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About Jon
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1) using profanity or any euphemisms for profanity
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How Lucky Can One Team Be: They Scored Not One Unearned Run But Three
2004-05-04 21:55
by Jon Weisman

Every year, just for fun, I've always meant to keep track of stolen wins - the games in which the Dodgers snag a W they had no right to grab.

Maybe next year. But you could certainly see an example of what I'm talking about in Tuesday night's 4-3, 11-inning Dodger victory over Florida: three unearned runs out of four, including a tying run scoring on a ninth-inning throwing error by the pitcher and a two-out, two-strike single, and a winning run scoring in the 11th on an inning-ending double-play ball choosing to scurry through an infielder's legs.

It's silly now: the Dodgers have the best record in baseball, seven games over .500 at 16-9, despite outscoring their opponents by a total of 10 runs. The 2003 Kansas City Royals, which started surprisingly strong before fading to an 83-79 season in which opponents outscored them by 31, haunt as the model for false hope.

Can the Dodgers keep it real?

The biggest curiosity is the pitching. Dodger opponents have put the Los Angeles starting pitchers on the ropes for most of 2004, but haven't KOed them. The Dodger starters may only have pitched past the seventh inning two times all season - but only three times have they left before completing five. Solid mediocrity is better than nothing (that is to say, better than the Dodger hitting of 2003) and has kept the Dodgers within shouting distance so that it can thievecize some close ballgames. There isn't much home for improvement in the low-K totals of Hideo Nomo and Jose Lima, but on the other hand, Wilson Alvarez may be riding to the rescue, and we can dream of Edwin Jackson coming later this summer.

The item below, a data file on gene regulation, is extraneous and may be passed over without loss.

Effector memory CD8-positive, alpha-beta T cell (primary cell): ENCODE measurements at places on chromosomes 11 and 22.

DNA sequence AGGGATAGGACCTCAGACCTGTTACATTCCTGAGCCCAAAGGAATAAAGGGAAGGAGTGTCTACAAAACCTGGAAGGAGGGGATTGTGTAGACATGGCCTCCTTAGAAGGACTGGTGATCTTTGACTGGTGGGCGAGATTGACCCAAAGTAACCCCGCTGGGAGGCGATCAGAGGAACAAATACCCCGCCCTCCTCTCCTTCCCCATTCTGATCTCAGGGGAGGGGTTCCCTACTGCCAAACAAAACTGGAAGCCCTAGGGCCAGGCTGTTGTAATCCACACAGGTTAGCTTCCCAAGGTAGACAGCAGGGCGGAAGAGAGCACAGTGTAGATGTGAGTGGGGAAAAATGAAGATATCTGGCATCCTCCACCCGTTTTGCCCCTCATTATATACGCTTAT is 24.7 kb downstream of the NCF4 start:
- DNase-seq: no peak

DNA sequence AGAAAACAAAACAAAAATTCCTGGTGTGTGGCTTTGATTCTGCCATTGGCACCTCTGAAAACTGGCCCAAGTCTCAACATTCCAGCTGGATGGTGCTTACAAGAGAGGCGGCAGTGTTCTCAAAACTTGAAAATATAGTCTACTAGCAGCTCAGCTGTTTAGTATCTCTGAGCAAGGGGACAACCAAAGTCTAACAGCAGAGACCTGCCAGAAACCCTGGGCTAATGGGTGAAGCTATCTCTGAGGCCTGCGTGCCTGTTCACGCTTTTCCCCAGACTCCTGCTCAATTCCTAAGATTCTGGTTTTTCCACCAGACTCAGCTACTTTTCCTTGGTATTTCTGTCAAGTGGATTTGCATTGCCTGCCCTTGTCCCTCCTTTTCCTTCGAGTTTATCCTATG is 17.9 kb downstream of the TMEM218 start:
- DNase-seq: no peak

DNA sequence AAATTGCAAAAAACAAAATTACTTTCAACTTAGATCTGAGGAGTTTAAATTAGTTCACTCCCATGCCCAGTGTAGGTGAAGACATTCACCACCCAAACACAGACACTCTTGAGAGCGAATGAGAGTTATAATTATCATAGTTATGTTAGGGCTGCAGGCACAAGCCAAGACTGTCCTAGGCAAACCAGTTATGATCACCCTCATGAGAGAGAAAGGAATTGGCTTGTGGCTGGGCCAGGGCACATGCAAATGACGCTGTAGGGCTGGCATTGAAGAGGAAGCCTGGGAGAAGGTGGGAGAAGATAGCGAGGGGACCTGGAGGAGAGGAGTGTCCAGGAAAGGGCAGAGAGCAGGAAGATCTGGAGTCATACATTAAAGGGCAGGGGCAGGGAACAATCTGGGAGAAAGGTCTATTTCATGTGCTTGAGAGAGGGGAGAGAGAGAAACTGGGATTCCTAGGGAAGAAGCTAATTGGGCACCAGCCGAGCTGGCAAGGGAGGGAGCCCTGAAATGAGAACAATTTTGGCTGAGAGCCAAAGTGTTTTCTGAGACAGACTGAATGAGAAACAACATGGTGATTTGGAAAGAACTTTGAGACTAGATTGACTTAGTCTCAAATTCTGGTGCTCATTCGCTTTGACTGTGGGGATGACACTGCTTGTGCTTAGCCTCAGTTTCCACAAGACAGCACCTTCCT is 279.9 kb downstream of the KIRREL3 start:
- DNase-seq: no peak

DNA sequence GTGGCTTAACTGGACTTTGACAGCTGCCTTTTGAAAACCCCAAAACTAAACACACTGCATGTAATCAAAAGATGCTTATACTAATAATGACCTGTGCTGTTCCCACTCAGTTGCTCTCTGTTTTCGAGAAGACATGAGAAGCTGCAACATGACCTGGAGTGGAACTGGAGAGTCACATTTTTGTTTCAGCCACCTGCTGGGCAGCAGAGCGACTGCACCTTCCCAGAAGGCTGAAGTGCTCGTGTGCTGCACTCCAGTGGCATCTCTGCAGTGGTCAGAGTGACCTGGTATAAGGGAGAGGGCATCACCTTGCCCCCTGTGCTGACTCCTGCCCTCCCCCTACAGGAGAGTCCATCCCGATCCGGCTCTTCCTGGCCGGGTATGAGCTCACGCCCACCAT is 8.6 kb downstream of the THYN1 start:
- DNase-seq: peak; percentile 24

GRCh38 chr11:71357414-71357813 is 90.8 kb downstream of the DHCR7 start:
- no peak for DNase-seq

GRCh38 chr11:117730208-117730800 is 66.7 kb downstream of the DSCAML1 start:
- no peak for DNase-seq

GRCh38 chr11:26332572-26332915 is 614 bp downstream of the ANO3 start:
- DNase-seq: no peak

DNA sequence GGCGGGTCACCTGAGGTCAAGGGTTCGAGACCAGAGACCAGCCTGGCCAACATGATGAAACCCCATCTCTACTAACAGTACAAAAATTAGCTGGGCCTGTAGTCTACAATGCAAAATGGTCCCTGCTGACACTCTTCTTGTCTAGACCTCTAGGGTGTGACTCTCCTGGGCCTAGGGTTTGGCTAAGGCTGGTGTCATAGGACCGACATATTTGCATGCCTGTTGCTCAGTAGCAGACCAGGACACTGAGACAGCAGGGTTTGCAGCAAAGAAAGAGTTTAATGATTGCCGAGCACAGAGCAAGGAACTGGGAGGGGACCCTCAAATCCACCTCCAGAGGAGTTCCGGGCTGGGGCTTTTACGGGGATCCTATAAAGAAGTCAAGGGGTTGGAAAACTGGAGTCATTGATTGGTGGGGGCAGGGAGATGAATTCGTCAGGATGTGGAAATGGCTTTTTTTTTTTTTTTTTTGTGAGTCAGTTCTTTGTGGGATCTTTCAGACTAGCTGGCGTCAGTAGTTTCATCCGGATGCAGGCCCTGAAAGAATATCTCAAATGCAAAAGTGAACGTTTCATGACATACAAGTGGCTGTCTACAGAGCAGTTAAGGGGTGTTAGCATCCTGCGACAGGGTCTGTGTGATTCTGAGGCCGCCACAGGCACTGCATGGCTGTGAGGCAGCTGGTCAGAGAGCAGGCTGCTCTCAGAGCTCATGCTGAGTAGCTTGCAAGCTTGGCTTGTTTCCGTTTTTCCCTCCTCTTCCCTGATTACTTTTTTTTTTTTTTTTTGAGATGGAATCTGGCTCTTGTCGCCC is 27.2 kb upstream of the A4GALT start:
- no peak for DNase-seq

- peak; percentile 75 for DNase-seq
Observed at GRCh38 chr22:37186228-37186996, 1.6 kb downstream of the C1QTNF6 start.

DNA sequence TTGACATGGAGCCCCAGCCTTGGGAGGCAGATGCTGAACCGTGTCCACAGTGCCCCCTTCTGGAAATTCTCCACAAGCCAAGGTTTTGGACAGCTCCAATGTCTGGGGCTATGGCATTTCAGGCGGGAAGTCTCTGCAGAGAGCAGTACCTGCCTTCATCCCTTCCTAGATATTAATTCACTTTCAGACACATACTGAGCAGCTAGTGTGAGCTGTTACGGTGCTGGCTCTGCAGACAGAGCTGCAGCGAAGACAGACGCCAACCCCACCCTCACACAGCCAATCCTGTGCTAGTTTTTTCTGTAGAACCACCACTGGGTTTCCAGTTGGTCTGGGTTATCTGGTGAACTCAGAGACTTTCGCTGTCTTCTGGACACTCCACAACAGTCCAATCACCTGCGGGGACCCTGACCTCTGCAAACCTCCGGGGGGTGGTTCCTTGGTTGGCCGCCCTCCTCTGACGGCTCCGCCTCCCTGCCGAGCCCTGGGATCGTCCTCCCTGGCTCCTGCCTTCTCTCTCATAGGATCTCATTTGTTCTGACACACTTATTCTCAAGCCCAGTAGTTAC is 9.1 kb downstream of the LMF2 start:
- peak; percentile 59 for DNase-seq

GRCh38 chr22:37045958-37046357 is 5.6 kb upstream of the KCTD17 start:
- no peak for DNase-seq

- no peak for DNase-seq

Injuries are starting to provide another challenge, however, with outfielder and leadoff hitter Dave Roberts' tender hamstring providing the latest test. We can grit our teeth contemplating more on-the-job training for Jason Grabowski, hoping general manager Paul DePodesta's early acquisition deserves this chance, or wait to see whether manager Jim Tracy will move Shawn Green or Paul Lo Duca to the outfield to make room for Robin Ventura or David Ross.

Even less enticing options remain for replacing Roberts at the top of the lineup. Tracy, who was rigid enough, as it turned out, to drop Adrian Beltre back to No. 7 upon Milton Bradley's return, may well think it's a great idea to put Cesar Izturis or Alex Cora (he of the three hits Tuesday night) on top. Hmm ... don't all get excited at once.

A lot of you might be thinking Paul Lo Duca should get bumped to No. 1, and I'm not agin' it. But if Ventura plays, he's not a bad choice either. No one else on the team is better suited than Ventura for generating a leadoff walk or a single.

Except perhaps Shawn Green - but that'll be the day.

Still, 16-9. Stealing is good for a team's health.

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